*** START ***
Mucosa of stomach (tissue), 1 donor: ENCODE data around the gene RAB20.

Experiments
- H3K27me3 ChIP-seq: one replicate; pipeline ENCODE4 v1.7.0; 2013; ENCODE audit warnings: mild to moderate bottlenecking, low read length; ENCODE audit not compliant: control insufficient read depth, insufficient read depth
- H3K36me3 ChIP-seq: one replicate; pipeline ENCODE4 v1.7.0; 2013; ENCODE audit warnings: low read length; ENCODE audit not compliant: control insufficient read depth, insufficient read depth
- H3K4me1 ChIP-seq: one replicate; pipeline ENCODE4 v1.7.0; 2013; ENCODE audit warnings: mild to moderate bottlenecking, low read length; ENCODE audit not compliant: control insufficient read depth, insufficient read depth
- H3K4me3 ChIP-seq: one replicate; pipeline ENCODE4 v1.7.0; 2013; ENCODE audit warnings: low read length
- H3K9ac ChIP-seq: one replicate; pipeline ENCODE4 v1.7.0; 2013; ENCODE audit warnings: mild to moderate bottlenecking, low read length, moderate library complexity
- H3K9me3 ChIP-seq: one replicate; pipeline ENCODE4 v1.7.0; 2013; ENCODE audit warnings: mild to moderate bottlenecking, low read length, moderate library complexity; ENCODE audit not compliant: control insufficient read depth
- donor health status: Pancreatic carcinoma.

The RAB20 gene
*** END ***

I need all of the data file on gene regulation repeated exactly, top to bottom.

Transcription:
Mucosa of stomach (tissue), 1 donor: ENCODE data around the gene RAB20.

Experiments
- H3K27me3 ChIP-seq: one replicate; pipeline ENCODE4 v1.7.0; 2013; ENCODE audit warnings: mild to moderate bottlenecking, low read length; ENCODE audit not compliant: control insufficient read depth, insufficient read depth
- H3K36me3 ChIP-seq: one replicate; pipeline ENCODE4 v1.7.0; 2013; ENCODE audit warnings: low read length; ENCODE audit not compliant: control insufficient read depth, insufficient read depth
- H3K4me1 ChIP-seq: one replicate; pipeline ENCODE4 v1.7.0; 2013; ENCODE audit warnings: mild to moderate bottlenecking, low read length; ENCODE audit not compliant: control insufficient read depth, insufficient read depth
- H3K4me3 ChIP-seq: one replicate; pipeline ENCODE4 v1.7.0; 2013; ENCODE audit warnings: low read length
- H3K9ac ChIP-seq: one replicate; pipeline ENCODE4 v1.7.0; 2013; ENCODE audit warnings: mild to moderate bottlenecking, low read length, moderate library complexity
- H3K9me3 ChIP-seq: one replicate; pipeline ENCODE4 v1.7.0; 2013; ENCODE audit warnings: mild to moderate bottlenecking, low read length, moderate library complexity; ENCODE audit not compliant: control insufficient read depth
- donor health status: Pancreatic carcinoma.

The RAB20 gene